A friend pointed out this week that I had not posted for more than a month.  I’m working on apologizing less, so I would like to say thank you for any remaining readers I may have. I can’t promise to be any better in the next few weeks, but please know that I have started many posts in my head and have rejected them for a variety of reasons, most of the revolving around the dark nature of my thoughts or the old adage “write it and regret it.”

So… here’s a recap.

March 9-10 I went down to the beach again and spent more time working on Mom’s house. In some ways, it’s nice to go down, but in other ways, I end up very tired and worn out. It’s not really like a vacation… it’s just more work.

The next weekend, March 15-17 (one of my three-days) I stayed here and did exciting things like taxes and housework. Then on Sunday Key went to a nose work trial and got his Interior 2 title. That was the end of a little rush of nose work trials and now we have to wait a while before more come along.

At this point, I was feeling pretty good. I could see some progress on Mom’s house and I was feeling a little more cheerful. Then I let the medical professionals in.

My knee has been bothering me and I have been having some more breathing problems. So, it’s been a while since I had seen the doctors, so I decided to go in and see what could be done. It was one of the worst appointments I have ever had. The details are just too much for me to recount, but I was given another medication and a very serious lecture.

Then a few days later I came down with a cold which I have been unable to shake since (I feel sure I picked up the cold in the doctor’s office). So the weekend of March 23-24 I stayed at home and was sick.

The following weekend (obviously, you know I’m going to work on all the in between days, right?) was a big weekend, the first of four consecutive intense weekends that may end up being the end of what I can take.

I met with professional genealogist and friend, Roxanne Cummings-Basey, to tackle the mountain of photos and genealogy materials left to my mom from my aunt Carol. (See my post about the first time I went back to the beach house after Mom died.)

A total of 10 bankers boxes of genealogy and photographs was originally stored on these shelves (in addition to all the photo books you see). In this photo, we are down to three bankers boxes. The photos are essentially untouched.

Aunt Carol was an avid amateur genealogist in the 80’s and 90’s when records were still mailed to family and friends and EVERYTHING was done a word processor (not a computer). Over the years, Aunt Carol and Uncle Jack took quite a few genealogy related trips and self published many tomes of family stories and records. They distributed these to EVERYONE. And over the years many have filtered down to me, as first my grandparents, then my aunt, then my mom died.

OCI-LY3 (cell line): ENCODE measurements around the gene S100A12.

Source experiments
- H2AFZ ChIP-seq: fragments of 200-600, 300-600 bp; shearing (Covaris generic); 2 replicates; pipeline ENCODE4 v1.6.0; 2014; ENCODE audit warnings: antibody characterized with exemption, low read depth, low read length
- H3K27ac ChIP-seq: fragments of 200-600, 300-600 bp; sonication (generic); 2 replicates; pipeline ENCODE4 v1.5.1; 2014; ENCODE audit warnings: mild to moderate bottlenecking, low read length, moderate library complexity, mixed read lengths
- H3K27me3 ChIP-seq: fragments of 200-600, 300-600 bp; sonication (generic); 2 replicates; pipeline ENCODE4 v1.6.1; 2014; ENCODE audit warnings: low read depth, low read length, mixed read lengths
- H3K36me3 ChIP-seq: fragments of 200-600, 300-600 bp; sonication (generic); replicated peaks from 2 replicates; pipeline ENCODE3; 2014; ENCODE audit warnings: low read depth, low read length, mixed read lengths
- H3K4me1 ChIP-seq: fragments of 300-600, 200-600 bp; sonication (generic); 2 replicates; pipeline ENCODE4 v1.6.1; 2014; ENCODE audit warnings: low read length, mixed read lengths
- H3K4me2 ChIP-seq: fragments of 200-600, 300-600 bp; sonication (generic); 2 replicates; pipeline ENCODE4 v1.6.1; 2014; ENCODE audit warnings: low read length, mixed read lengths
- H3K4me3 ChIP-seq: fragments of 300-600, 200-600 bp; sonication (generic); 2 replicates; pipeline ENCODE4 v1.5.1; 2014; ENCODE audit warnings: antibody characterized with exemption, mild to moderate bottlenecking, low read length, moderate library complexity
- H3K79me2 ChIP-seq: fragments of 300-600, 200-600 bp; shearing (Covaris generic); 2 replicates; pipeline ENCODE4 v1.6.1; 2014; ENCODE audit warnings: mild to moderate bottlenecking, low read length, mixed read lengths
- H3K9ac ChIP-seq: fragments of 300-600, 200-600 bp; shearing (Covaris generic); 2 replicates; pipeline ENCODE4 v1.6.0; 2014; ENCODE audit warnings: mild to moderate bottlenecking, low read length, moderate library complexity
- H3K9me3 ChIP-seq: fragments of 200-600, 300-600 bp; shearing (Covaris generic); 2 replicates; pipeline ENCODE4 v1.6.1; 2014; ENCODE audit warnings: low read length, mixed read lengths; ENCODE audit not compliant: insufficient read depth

The agony of having all this is that I have all but no interest in it, but I was concerned that there was information that was “important.” That’s when Roxanne stepped in. While I sorted the boxes for pictures, she went through the paperwork, sorting through what was basic information versus actual ancestry information.

In the end, we went from 10 bankers boxes to 1 bankers box of ancestral information. Even that information, Roxanne felt, while possibly personally priceless, was not terribly “valuable” as so much of it was not cited and sourced. It is probably readily available on the internet.

About half of what we eventually disposed of.

The piles of duplicates and discards were awesome, and of course had to be hauled home where I have recycling service.  In a lot of ways, it was a fun weekend. While Roxanne and I worked a lot, we also watched TV and talk, went out dinner, looked at the ocean, and knitted a little. However, by Sunday I was ready to be finished, not the least because Aunt Carol was a smoker and all the smoky paperwork was making me feel terrible.

Once back home, I scanned the information in the one remaining bankers box and I have put it on CDs which I will give to my cousins and Roxanne (she may do something with some of the information having to do with her professional development, but I don’t really understand.) However, I am confident that everything is as preserved as it’s going to get and that responsibility is off my shoulders.

Finally, this weekend was the Watercolor Society of Oregon spring convention where I was pleased that this painting was accepted. I plan to write another post about that tomorrow. (We’ll see if I do…)

I also found out this week that my painting, “Page 1” was accepted into the Emerald Art Center Exhibition later this month. That’s always very pleasant.

Next weekend is Mom’s memorial and to say I’m wound up is an understatement. The following weekend is the garage sale at Mom’s house (part of the Great Oregon Coast Garage Sale). I wish I could learn not to turn my life into some kind of extreme endurance sport.

2 thoughts on “Extremity”
  1. You have done an amazing amount of work in the midst of grieving, and still working. It took me almost 2 months to tackle Mel’s study- just one room! I hope you give yourself affirmation for all you have accomplished in only 3 months. I’ll see you next weekend. Remember to give yourself the grace you would give others in your position.

  2. Congratulations, Tara! We’ll be looking forward to seeing your painting at the Emerald Art Center. That’s exciting! Please let us know whenever you have other exhibitions too; we want to attend as many as we’re able. Love your work!

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